Brawns over Brains in the U.S.

It seems to me that sports here in the U.S. is a dominant pastime.  To call it a pastime is even an understatement; perhaps obsession is more appropriate.  It dominants our TV newscast, occupying almost as much time as all other news items put together.  It plays an important role in our educational system from high school though college sports. Parents would rather schools give up algebra over sports in a budget crunch. Many students aspire to become professionals in sports. Professional athletes are among the highest paid people in the workforce, some commanding the salaries of CEOs.  Sports at all levels are extraordinarily competitive.  It commands a larger audiences on TV than any other genre.  People are generally more passionate about sports than any other aspect of life including religion and sex.  Almost as much is spent willingly in all forms of sports as is somewhat grudgingly spent on education in America today.

So the battle of brawns over brains is very heavily weighted in favor of brawns.  Yet in adult life sport is only a form of entertainment for most.  It plays almost no role in the realities of daily life.  In fact it is frequently used as an escape from life as drugs are to a drug addict.  It plays no role in occupational or coping skills.  For most it is a passive spectator activity other than the occasional jumping up and down exercise to cheer on our favorite team.  It uses very little of our powerful intellect, rather it excites our more primitive brain.  It does seem that sports plays a disproportionate role in our lives.  So why does it so dominate our lives yet have so little relevance to it?

Being autistic I have an altogether different outlook towards sports.  I have almost no interest in sports. I see how sports affect others but cannot relate.  Knowing what I know about autism it has its foundations in the inability to sense the feelings of other.  I believe that non-autistic people are able to sense the excitement of others through a third sense which in turn excites them.  That is why going to a game is far more satisfying to the average sports enthusiast than watching it on TV.  In an actual game there are many people who are sensing many other people’s enthusiasm.  Those who watch it on TV find it far more rewarding doing so with others than alone.  But even doing it alone can be exciting with the sound on due to conditioned response.  However they are not conditioned to respond without sound.  Those such as I, with autism, can’t even get off first base.  We don’t have that initial experience of crowd excitement so we simply cannot relate.  Crowds are simply a bunch of noisy and annoying people acting irrationally.  I dislike crowds, especially noisy ones, intensely.  So I can look at sports dispassionately.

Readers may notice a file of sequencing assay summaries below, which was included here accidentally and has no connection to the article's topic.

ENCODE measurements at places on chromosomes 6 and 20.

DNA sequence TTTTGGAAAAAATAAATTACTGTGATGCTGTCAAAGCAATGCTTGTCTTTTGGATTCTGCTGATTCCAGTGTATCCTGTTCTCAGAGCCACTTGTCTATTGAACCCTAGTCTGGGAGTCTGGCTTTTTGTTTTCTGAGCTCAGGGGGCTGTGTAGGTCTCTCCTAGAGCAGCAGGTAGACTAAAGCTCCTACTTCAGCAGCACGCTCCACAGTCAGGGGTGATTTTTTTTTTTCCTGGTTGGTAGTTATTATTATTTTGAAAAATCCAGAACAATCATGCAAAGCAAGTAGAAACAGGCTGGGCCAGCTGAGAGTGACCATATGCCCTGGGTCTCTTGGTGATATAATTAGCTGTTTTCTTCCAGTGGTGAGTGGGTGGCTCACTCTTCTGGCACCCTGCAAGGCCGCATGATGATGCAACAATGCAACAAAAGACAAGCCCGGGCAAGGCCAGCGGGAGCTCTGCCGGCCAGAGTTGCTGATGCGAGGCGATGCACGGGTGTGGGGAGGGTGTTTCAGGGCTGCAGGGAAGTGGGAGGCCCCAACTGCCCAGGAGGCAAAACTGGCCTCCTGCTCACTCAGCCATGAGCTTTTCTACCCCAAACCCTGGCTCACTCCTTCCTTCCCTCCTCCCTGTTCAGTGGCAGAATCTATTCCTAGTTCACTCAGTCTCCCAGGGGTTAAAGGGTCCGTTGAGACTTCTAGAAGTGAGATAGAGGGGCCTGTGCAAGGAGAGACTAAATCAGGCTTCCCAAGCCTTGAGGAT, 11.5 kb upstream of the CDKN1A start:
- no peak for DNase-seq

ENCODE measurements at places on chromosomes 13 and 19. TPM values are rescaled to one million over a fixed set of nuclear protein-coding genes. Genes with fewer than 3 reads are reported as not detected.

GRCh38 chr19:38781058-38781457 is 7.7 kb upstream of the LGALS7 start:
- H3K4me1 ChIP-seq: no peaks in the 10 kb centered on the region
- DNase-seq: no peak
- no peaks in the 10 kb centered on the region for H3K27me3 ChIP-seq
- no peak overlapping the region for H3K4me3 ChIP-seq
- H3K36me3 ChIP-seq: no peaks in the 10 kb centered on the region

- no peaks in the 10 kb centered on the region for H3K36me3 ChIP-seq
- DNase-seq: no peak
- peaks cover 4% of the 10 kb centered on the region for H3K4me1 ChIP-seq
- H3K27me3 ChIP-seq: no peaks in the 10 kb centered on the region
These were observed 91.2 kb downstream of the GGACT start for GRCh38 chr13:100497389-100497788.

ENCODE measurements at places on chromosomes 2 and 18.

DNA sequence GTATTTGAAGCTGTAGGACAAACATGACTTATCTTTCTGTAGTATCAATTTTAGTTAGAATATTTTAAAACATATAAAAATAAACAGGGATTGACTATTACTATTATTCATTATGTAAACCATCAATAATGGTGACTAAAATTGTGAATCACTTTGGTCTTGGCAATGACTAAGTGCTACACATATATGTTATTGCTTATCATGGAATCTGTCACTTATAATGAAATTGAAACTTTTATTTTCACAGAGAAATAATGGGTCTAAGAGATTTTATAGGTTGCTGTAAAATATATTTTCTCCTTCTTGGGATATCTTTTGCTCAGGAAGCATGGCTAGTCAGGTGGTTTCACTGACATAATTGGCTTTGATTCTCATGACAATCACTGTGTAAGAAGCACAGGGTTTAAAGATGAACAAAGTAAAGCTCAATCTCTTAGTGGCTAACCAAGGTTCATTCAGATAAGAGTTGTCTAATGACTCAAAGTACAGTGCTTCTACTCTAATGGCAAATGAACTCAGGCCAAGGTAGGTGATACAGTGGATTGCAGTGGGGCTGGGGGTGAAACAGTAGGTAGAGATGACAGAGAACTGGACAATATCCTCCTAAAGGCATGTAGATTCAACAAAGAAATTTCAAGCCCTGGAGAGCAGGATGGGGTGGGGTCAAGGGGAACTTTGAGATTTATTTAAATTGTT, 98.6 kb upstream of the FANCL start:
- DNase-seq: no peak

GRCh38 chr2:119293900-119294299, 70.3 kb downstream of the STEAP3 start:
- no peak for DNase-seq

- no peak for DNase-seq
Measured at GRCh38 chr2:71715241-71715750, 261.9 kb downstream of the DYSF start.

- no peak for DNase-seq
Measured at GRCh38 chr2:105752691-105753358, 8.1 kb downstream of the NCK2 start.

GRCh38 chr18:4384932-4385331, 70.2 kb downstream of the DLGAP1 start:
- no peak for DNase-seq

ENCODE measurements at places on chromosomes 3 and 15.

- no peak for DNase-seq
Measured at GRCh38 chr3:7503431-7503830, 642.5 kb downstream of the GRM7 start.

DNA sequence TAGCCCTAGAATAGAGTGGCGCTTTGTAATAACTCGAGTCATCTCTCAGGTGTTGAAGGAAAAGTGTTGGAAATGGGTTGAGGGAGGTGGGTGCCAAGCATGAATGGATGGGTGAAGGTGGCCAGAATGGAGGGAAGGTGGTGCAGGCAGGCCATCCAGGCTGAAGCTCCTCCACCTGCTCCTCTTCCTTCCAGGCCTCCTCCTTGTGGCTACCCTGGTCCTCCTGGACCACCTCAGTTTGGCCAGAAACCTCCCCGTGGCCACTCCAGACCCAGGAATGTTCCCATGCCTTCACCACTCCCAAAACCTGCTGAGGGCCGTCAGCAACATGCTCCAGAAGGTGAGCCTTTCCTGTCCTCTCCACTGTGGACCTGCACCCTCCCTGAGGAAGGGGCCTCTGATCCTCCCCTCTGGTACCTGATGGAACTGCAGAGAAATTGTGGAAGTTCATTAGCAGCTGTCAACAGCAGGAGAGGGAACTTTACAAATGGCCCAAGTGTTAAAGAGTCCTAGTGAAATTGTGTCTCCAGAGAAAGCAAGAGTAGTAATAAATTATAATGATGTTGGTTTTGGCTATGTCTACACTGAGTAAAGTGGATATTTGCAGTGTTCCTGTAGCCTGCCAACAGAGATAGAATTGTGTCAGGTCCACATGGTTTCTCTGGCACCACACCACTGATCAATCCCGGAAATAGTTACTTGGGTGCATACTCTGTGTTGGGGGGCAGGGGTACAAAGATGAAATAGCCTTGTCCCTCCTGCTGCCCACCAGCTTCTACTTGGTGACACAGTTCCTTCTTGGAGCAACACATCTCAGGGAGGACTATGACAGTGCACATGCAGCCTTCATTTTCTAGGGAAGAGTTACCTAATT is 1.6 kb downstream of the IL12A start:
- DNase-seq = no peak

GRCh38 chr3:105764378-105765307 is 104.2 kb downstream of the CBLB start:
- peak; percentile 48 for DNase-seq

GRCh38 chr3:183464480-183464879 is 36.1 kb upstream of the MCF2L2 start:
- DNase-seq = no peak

The only value sports seems to have as I see it is a venue for acceptably venting built up frustrations in life.  So it does have its good side.  However there are also other ways of harnessing out daily frustrations and anxieties.  Talking it out with friends, meditation, other social activities such as dancing and other ways of having fun can bring about the same kind of release without aggression.

Parents often feel more strongly about sports than they do about their children receiving a better education.  This plays a role in how schools prioritize curriculum.  Parents want children to learn core curriculum but rather they have sport over college preparatory classes. The problem is that advanced college preparatory classes in the U.S. is basic curriculum elsewhere in the developed world so kids don’t get college preparatory subjects before going to college and thus are behind other countries.  Instead they must wast time in college taking these classes before starting college level courses.  I am not saying that sports should be eliminated from schools, but I am saying academics should be far more emphasized.

So because brawns is so much more emphasized than brains in America we have a brain shortage that may hinder us from sustainable economic growth in the future.  It will be engineers, scientist, businessmen, etc. that keep this country advancing.  These professions and skills all require a lot of brains and almost no brawns.  So where does this all leaves us?  Lagging the rest of the developed and developing nations in education, the foundation of progress and the future.  The world is quickly changing and not going to wait for us.  We are starting to loose the game of economics and industrialization, a game requiring far more brains than brawns.  We need to wake up and raise the bar of expectations far higher for education at all levels or …

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